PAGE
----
In an age when school officials and college presidents are known for mildness and conformity, Benno Schmidt has stood out as a blunt-talking man of action. He first came to prominence in 1973, when at age 29 he became one of the youngest tenured professors in Columbia University’s history. He had begun his career as a law clerk to U.S. Supreme Court Chief Justice Earl Warren and went on to become dean of Columbia’s law school.
From there he moved in 1986 to Yale, where he had earned his own undergraduate and law degrees, to assume the presidency of the university. During his controversial tenure, the school’s endowment grew from $1.7 billion to nearly $3 billion, the highest rate of growth among the major private universities in the country. He also presided over one of the largest building programs in Yale’s history, established a model partnership between the university and the city of New Haven, and helped build a number of new interdisciplinary programs. As president, he was an outspoken advocate of freedom of expression and the value of a traditional liberal education, and was also known for his willingness to call for cutbacks in faculty and the number of departments.
He left Yale in 1992 to chair the Edison Project, a private company that partners with public K-12 school systems. More recently, New York Mayor Rudy Giuliani tapped him to lead efforts to reform the ailing City University of New York, where he now chairs the board of trustees. He recently spoke with Philanthropy about the ways private funding can help to improve education at the K-12 and collegiate levels.
PHILANTHROPY: What role do you see for philanthropy in higher education?
MR. SCHMIDT: I concluded after about six months in the presidency of Yale that only private philanthropy could provide an avenue of innovation there. That of course was before the explosion of endowments. When I became president in 1986, the Yale endowment had lost half its purchasing power over the previous 20 years, and in those tightened circumstances the only way I could envision serious innovation on campus was through private funding. It was extraordinarily difficult to reallocate education resources within the university unless those resources came through new private giving. I think this is true for most colleges today.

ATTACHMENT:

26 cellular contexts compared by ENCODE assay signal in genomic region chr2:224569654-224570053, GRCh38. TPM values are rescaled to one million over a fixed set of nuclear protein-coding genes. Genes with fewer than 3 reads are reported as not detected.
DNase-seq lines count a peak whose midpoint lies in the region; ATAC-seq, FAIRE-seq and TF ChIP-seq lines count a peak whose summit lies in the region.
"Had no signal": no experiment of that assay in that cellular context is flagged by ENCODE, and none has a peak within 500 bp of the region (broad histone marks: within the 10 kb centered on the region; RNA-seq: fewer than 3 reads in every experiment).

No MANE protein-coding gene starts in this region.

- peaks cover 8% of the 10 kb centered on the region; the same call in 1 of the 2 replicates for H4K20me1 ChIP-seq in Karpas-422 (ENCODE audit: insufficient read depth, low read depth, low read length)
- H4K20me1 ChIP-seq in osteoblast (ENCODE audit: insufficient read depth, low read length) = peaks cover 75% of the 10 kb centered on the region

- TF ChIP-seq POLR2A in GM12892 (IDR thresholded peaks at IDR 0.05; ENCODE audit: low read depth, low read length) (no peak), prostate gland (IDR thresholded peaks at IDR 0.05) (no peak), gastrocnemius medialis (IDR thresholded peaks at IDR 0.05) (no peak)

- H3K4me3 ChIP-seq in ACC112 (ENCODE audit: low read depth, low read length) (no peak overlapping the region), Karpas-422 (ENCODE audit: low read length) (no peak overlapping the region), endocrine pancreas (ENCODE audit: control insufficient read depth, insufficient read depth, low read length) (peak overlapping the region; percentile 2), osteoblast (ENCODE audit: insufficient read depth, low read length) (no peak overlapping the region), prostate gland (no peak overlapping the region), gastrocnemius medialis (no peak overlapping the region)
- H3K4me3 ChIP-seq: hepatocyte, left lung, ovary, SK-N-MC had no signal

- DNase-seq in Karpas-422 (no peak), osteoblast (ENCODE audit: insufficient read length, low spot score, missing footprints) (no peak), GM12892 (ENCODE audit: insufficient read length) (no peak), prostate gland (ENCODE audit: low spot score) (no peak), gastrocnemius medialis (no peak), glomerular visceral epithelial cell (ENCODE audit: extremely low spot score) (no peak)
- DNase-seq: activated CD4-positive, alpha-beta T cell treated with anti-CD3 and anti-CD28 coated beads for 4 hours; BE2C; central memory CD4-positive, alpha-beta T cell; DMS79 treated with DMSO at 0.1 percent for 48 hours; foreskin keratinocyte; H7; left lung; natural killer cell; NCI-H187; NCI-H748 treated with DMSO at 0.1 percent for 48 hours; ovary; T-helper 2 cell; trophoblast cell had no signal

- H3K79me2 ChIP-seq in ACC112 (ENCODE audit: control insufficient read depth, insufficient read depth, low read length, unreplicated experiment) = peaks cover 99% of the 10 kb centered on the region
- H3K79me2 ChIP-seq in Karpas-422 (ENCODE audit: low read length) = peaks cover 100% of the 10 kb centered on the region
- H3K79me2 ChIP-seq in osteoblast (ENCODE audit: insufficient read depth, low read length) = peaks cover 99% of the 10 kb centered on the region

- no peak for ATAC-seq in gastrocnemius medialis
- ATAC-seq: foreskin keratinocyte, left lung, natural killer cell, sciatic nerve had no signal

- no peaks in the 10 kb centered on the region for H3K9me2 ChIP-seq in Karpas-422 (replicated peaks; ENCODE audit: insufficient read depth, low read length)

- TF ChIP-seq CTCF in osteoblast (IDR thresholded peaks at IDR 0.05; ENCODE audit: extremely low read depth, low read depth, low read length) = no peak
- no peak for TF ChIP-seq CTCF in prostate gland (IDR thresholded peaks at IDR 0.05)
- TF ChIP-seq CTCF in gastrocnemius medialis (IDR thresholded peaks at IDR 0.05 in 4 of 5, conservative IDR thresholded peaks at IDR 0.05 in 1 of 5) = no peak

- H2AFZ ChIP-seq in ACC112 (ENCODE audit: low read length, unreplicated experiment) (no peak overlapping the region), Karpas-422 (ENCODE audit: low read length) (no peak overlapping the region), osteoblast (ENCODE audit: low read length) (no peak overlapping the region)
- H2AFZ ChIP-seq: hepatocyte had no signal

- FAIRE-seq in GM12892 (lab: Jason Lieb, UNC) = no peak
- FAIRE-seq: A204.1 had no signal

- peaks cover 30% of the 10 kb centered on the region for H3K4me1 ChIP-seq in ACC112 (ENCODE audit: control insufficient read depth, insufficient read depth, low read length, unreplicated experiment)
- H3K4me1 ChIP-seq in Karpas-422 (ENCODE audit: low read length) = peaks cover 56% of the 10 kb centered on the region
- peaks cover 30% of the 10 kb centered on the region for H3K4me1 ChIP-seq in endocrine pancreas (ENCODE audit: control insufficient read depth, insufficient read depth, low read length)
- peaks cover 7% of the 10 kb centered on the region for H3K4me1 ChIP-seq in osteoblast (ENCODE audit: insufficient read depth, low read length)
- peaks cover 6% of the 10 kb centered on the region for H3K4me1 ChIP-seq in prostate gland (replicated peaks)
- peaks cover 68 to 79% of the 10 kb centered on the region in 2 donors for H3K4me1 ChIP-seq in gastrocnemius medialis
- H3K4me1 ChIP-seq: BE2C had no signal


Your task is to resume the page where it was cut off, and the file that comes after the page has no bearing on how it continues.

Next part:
PHILANTHROPY: Can you give us a few concrete examples of philanthropy that generated important, innovative effects in higher education?
MR. SCHMIDT: One example of change we have tried to bring about involves the City University of New York, which is the third largest public university system in the world. Nearly 500,000 students study at City University, about half as degree candidates and about half in adult education and certificate programs.
Six years ago the senior colleges of City University were losing enrollment. The full-time faculty had decreased in size over the ten years before by 40 percent. The graduation rates were sinking. More than half of the students enrolled in the senior colleges failed at least one of the remediation tests they were given, which tested whether an incoming college student could do roughly eighth-grade level work in reading, writing,and mathematics. There was a general perception of a collapse in standards.
This contrasted sharply with the City University’s great years. I would remind you that CUNY graduates have achieved more Nobel prizes than the graduates of any university system in the world save the University of California, and there have been periods when the deans of the Harvard, Yale, and Columbia law schools were City University graduates. That was true when I was a young professor at Columbia. CUNY had been a great institution, but it was in real trouble.
We decided we had to try to reverse the tide at the City University in a dramatic way. We did certain things that were rather radical. For example, we eliminated all remediation in the senior colleges in two stages. It was widely predicted that enrollment would fall by more than half, that the City University would cease to enroll large numbers of minority students, and so on.
PHILANTHROPY: Did that happen?
MR. SCHMIDT: Since we eliminated remediation and raised academic standards, enrollment has grown every year, and we now have record high numbers in the senior colleges. Each year the student body has had larger numbers of African-American, Hispanic, and Asian students being admitted and enrolling than ever before.
PHILANTHROPY: What role did philanthropy play?
MR. SCHMIDT: We realized that part of what we wanted to do could only happen with the help of philanthropy: We created an Honors College at City University. It’s a highly selective program that admits students into any of the senior colleges of the City University. Tuition is free. We didn’t think we could support this with state appropriations. So we had to find a handful of foundations and donors who would support this effort. Most people thought top students simply wouldn’t apply to City University. The newspapers called it, “Last Resort U.,” “Remediation University,” and so on. But we raised several million dollars to fund the Honors College.